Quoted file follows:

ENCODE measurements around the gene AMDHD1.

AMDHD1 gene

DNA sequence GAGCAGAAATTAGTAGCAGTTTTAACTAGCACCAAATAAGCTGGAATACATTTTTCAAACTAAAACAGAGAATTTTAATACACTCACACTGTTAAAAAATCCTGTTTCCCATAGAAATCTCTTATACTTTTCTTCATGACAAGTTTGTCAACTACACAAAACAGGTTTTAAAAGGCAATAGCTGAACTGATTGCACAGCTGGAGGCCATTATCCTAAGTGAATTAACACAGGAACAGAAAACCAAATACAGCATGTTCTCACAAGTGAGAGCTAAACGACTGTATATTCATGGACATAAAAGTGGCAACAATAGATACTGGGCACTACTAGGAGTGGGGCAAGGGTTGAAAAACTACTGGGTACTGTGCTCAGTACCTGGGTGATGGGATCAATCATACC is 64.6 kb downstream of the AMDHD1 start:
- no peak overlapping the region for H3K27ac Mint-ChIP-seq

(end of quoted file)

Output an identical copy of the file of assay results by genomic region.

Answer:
ENCODE measurements around the gene AMDHD1.

AMDHD1 gene

DNA sequence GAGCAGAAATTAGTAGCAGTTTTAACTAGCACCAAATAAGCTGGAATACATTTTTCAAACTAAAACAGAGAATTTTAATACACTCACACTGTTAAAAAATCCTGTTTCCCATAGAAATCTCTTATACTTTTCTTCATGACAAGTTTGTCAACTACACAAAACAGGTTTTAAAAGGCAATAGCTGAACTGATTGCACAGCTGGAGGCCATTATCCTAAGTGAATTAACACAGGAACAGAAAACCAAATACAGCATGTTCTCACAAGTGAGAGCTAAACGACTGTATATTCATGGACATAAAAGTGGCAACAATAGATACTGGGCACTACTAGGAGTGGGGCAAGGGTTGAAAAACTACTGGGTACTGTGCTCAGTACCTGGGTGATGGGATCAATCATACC is 64.6 kb downstream of the AMDHD1 start:
- no peak overlapping the region for H3K27ac Mint-ChIP-seq